Till a couple of years back, the term Cervical Cancer was not a piece of individuals’ vocabulary. Tragically, the quantity of cervical disease cases has seen a drastic rise in the current past.
How about we investigate this condition and find the strategies for early recognition.
What is Cervical Cancer?
Cervical cancer occurs from the abnormal growth of cells in the cervix, which have the ability to invade or spread to other parts of the body. The cervix is the lower part of the uterus that opens into the vagina.
Worldwide, cervical cancer is both the fourth-most common cause of cancer and the fourth most common cause of death from cancer in women. According to a survey conducted in 2015, there are 3.5 million patients with this condition.
Cervical cancer is different from cancer that begins in other regions of the uterus. If detected early, it has a very high cure rate.
What causes Cervical Cancer?
Not all the causes of cervical cancer are known, however, we the major reason is listed below.
It is commonly known as HPV. Infection with some type of HPV is the greatest risk factor. There are many types of HPV. But not all of them cause cervical cancer. Mostly type 16 and 18 of HPV are the cause of 75% cervical cancer cases. This infection is easily transmitted. So women who have sex with men who have many other sexual partners or women who have many sexual partners have a greater risk.
The infection normally settles on it’s own but sometimes it can lead to cervical cancer. So it’s important for women to have regular Pap test (It is a test that can find the changes in a cervical cell before it changes into a cancer cell).
What are the symptoms?
In the early stage typically no symptoms are seen. Later symptoms may include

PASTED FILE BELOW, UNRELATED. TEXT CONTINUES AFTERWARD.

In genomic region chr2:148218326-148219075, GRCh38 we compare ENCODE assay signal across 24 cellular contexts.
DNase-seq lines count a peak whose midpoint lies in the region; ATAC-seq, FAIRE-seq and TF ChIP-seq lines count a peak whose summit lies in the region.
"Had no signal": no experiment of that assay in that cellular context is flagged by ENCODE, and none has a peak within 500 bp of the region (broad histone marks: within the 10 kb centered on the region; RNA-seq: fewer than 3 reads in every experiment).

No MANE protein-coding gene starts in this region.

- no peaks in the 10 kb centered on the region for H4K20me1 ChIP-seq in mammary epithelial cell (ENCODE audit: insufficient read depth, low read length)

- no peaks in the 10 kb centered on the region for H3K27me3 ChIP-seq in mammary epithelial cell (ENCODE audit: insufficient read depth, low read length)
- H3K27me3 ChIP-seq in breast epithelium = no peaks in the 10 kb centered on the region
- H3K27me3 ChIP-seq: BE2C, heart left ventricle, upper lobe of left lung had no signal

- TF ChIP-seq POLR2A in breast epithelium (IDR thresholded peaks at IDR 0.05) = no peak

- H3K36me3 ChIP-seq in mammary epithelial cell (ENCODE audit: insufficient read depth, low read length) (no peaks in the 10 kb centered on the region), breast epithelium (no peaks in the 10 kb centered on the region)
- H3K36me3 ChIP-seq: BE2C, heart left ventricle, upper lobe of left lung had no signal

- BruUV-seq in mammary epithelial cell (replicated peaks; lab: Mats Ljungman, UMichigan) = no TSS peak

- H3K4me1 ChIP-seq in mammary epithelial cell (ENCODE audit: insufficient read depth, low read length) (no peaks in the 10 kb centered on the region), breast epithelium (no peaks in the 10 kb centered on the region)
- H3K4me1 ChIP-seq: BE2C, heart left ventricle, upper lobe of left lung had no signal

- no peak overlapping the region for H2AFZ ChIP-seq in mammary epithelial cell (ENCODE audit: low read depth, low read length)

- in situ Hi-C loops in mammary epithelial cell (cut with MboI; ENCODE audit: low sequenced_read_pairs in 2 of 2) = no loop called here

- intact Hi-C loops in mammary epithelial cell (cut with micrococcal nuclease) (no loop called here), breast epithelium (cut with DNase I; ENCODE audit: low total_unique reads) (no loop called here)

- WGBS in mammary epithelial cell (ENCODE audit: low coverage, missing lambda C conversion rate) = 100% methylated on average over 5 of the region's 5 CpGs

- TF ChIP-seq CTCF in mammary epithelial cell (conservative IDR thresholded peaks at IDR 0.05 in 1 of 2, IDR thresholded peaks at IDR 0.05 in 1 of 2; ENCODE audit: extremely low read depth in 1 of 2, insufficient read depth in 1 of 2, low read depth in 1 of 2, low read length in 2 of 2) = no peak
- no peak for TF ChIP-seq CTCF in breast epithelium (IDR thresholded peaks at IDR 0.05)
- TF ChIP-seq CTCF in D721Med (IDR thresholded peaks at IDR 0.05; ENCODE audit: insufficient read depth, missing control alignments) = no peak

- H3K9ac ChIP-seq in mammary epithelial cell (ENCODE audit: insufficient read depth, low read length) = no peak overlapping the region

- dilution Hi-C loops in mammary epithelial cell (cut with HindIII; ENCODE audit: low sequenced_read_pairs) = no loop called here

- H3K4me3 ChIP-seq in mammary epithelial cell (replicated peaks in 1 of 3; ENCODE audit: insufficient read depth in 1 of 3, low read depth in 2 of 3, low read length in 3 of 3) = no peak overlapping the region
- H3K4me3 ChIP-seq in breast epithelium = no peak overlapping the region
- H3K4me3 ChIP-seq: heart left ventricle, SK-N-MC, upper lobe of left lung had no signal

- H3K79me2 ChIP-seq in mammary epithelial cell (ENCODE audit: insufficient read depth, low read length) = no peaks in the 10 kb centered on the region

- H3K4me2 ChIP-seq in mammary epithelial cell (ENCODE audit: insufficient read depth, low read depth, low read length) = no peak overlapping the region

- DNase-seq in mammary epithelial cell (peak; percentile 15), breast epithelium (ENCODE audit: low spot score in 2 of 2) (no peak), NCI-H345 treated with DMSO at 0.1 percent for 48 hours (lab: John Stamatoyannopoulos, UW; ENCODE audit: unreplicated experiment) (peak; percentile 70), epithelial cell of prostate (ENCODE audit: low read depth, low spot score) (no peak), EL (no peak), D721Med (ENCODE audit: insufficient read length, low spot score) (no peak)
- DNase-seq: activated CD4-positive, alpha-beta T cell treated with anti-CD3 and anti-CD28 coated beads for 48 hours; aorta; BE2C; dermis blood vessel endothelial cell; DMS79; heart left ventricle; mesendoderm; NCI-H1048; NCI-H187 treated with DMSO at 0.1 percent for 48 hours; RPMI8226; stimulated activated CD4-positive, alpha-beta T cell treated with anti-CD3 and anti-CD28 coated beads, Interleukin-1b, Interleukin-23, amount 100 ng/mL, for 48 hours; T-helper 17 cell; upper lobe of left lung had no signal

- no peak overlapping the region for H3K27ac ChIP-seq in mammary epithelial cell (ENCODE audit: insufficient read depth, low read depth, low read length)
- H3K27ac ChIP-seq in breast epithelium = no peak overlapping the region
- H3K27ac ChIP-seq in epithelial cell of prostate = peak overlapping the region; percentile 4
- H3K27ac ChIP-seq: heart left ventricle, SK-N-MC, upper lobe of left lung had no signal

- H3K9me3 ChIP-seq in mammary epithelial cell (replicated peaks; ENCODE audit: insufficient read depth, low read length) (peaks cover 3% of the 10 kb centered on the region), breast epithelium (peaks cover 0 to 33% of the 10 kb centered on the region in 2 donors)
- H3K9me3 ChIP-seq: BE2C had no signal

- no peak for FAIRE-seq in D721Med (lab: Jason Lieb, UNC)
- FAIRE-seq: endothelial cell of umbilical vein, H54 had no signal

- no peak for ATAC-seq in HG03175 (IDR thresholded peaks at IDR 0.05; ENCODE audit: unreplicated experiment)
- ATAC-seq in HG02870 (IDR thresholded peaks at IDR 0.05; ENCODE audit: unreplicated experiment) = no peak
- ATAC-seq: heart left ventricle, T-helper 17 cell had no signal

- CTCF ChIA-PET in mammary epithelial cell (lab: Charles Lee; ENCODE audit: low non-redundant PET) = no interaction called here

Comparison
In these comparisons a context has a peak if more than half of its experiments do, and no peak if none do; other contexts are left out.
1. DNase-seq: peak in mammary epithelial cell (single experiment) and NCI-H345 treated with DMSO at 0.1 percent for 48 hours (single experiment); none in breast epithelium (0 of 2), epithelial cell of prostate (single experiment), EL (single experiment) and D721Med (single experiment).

- Abnormal vaginal bleeding
- Pelvic pain
- Pain during sexual intercourse (While bleeding after sex may not be serious, it may also indicate the presence of cervical cancer.)
- Increased frequency of urination
- Painful Urination
If you notice any of the above signs, it is advisable to consult a doctor.
What are the risk factors?
Since not all who are infected with HPV tend to develop cancer, there are certain risk factors that have been identified that increase a women risk of developing cervical cancer.
- Excessive Tobacco Smoking
- More than 3 or more full-term pregnancies
- Pure immunity
- Long-term use of oral contraceptive (although the risk returns to normal when the contraceptive pills are discontinued)
- Having a full-term pregnancy before the age of 17
- HIV infection
- Sexual intercourse with infected person
- Family history of cervical cancer
How to prevent it?
By keeping a regular check, it is possible to minimize the risk of cervical cancer. Young girls are women can get themselves vaccinated by HPV vaccine. As read earlier not all HPV causes cervical cancer. Type 16 and 18 are the HPV vaccines are associated with cervical cancer.
Some other preventions are:
- Practice safe sex
- Avoid smoking tobacco
- Get regular pap test
What is the treatment?
The treatment for cervical cancer depends upon many factors, including the stage of cancer when it is diagnosed.
- Radiation therapy
- Targeted therapy
Cervical Cancer can be treated; all you need to do is keep a close attention on your body. Routine health checkups with Pap test are a must, especially for women aged 30 years or more.
Educate yourself and the women around you. It matters.